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Glasnost today Glasnost today
by Thanos Kalamidas
2009-12-09 09:13:55
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Transparency was a new word and probably a new world that entered our lives sometime back in late 80s thanks to the last soviet leader, Mikhail Gorbachev and apparently the Russian word, glasnost it was the one that made us realize the role of transparency in our lives and our societies.

Mikhail Gorbachev in his desperate effects to save the last of the falling apart state found out that the real enemy was not external but from the inside and it was the corruption that had conquered the nation in all levels of the society and mainly the highest levels of the ruling oligarchy. Apparently the dream of a republic ruled by the workers with equal rights had turned into a nightmarish dictatorship ruled by the very few with big bank accounts in Switzerland and other exotic places. Mikhail Gorbachev started his war against corruption but soon he lost because corruption had entered every single part of the soviet life and it had become the most powerful element, so powerful that in the end people like Gorbachev had become pure puppets.

Unfortunately for the Russian people the end of Mikhail Gorbachev’s era and in extent the end of the Soviet Union didn’t mark the end of the corruption, on the contrary the party’s corruption moved in a new level, into organized crime that held even the next Russian president, Yeltsin for prisoner and the fight still continues. but I wasn’t aiming into writing something about the Russian mafia or the history of the soviet corruption but I think Russia is the best example to what cornucopian can do and where it can lead even a nation that was supposedly a superpower and one of the two big players on the future of this world.

Corruption there is and there is in every level of our life we like it or not and it has to do with bribing anybody to do better what they are otherwise obliged to do. Of course it gets more painful when that includes the state and the people who are obliged to work for the common good but that doesn’t mean that there is no corruption in all levels of our lives or that corruption is only characteristic of dictatorial regimes.

The last two decades there is an international survey coming out ones a year pointing the levels of corruption there is in every country actually pointing nations with most and less corruption. The survey makes sense to some levels and doesn’t help in many others. The survey is the result of a multi-questioner that is answered from a certain amount of people in every country and these people are coming from different education and financial parts of the local society. The mistake of the survey and the way we actually deal with it lays on the fact that a lot of things are socially semantic. In some nations it is for many reasons a taboo talking against their own country doesn’t matter what is really going on and in other cases the members of the opposition are more among the ones who answered the survey. So in the end you get sometimes confusing results or better results that in the end can harm especially the countries that stand on the top of the countries with minimal corruption. Actually these surveys are the people’s experiences with corruption and not prove that there is corruption and they are excluding corruption from the every day life.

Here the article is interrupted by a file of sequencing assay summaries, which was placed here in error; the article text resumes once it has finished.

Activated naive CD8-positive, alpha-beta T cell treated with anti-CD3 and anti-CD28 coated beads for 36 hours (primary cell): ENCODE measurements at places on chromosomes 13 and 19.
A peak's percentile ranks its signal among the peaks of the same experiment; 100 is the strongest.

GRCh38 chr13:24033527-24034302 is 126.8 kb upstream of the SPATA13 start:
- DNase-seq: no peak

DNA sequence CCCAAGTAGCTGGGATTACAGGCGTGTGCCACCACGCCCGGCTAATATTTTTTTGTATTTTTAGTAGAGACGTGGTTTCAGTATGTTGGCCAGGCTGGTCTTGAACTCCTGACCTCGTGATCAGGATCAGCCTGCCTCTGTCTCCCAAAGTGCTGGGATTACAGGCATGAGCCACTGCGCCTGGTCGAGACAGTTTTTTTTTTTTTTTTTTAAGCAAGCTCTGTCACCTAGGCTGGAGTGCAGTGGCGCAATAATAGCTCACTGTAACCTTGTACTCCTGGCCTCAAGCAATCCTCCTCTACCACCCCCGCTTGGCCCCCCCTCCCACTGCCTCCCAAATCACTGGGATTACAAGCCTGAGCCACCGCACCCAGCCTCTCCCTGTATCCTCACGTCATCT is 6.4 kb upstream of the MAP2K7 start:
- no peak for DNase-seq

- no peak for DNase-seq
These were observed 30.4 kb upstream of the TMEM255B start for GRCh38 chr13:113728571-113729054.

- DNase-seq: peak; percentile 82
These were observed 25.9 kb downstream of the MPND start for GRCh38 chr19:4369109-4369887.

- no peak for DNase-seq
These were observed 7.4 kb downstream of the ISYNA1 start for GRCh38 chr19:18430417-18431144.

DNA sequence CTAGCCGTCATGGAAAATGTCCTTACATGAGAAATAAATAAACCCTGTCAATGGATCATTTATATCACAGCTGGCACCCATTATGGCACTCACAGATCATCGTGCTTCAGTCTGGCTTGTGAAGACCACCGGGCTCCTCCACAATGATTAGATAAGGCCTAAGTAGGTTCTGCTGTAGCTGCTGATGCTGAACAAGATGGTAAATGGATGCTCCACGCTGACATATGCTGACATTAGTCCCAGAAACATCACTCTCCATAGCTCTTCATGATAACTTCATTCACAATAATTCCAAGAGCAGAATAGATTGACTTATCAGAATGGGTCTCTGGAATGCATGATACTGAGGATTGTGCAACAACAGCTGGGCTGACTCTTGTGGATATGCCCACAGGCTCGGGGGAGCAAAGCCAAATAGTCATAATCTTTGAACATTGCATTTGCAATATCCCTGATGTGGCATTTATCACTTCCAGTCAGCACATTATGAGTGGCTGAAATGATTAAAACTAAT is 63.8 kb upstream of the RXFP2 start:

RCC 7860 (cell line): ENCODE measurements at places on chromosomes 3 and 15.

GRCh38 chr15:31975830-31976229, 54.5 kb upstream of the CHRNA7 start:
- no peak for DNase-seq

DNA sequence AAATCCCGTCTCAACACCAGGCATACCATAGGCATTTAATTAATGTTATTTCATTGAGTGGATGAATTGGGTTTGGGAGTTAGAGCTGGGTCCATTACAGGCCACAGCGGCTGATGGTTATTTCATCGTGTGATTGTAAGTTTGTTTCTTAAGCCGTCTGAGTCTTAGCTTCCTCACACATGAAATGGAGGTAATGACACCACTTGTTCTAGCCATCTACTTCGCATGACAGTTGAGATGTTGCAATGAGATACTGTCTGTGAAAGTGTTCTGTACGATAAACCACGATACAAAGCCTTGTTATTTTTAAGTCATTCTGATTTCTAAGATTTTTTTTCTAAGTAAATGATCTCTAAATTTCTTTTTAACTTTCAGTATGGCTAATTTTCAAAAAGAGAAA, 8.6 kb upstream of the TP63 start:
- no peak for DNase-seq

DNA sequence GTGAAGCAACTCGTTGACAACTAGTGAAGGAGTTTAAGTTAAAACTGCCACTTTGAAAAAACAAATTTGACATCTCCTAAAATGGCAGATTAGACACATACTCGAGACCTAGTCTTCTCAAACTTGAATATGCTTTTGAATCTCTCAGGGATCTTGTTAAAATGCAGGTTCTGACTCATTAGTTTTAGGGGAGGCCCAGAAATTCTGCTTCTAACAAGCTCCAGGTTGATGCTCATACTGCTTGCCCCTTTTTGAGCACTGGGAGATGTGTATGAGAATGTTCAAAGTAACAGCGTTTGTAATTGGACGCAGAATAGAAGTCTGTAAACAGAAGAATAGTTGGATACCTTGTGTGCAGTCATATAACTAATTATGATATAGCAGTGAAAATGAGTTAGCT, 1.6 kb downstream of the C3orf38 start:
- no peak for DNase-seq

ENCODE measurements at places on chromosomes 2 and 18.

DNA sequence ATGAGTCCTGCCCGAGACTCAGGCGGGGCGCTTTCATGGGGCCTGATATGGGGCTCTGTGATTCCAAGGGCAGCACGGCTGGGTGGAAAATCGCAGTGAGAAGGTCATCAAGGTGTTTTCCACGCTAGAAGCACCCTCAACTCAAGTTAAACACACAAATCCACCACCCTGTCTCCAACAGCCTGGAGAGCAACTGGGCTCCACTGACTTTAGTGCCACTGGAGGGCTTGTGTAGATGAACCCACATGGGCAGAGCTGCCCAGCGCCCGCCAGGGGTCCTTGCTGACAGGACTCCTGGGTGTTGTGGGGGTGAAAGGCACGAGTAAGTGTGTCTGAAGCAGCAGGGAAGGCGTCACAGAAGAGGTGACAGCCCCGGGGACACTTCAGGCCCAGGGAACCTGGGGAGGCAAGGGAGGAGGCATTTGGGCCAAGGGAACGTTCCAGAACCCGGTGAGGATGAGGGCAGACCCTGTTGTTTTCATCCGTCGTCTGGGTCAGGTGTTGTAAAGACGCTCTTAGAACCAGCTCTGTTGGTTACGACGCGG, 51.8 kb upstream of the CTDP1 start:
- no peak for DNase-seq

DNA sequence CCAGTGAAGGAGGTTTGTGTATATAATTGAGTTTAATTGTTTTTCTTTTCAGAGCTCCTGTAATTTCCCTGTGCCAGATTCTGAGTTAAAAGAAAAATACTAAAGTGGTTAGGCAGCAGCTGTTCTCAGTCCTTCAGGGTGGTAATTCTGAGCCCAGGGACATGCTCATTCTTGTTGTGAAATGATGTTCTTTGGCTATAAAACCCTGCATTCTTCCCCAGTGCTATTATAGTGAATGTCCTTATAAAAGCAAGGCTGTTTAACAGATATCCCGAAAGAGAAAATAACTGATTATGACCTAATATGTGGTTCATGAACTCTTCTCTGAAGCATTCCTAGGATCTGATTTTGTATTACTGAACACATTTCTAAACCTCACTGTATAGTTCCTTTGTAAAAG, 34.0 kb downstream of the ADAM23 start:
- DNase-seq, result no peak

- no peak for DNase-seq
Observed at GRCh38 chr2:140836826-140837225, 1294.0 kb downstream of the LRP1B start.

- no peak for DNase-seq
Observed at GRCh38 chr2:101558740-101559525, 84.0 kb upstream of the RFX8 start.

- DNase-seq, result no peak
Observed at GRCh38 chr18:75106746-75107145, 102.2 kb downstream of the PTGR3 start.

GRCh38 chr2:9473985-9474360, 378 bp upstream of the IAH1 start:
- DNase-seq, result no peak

Going through the results of the survey for the last years for example you find Iceland leading the list as the less corrupted country with 9.7 confident range from the Icelanders and Singapore in the 5th place with 9.5 confident range, a country for the ones who know and has visited is extremely selective on who can actually live in the tiny country – so in the end you get a selected elite from all kinds of the society living there – ruled dictatorial by a regime that gives no access at all to what really is going on inside the government. So here it is a country standing proudly in the lead of the less corrupted countries, a country that for decades has become known as the crossroad of smugglers and all kind of trafficking! It makes you wander why Finland, New Zealand, Denmark, Sweden and Switzerland feel proud to be on the same list. Actually that four Scandinavian countries – including Norway in the eighth position - are on the top of this list must be worth of studying for sociologists and analysts of social behaviour. And while Singapore holds the amazing fifth place, neighbour Malaysia with the known close, very close ties with Singapore holds the thirty-ninth place.

Of course all these surveys despite the fact that they started as a tool for the bettering for our countries have turned into political tools used often by populists to earn them power or help them get closer to power and we must never forget that power corrupts!

But apart from all that corruption is a virus with lethal outcome as the soviet example has already taught us and the latest example of Dubai can point strongly what the lack of transparency can lead us into and our target should not only to eliminate corruption in the state but eliminate corruption in all levels of our life including of bribing people all around us in many forms to do what they are oblige by definition to do.

P.S. it is worth to have a look how these surveys are contacted and download the results of the latest ones plus the questionnaire. http://www.transparency.org/policy_research/surveys_indices/gcb

 


       
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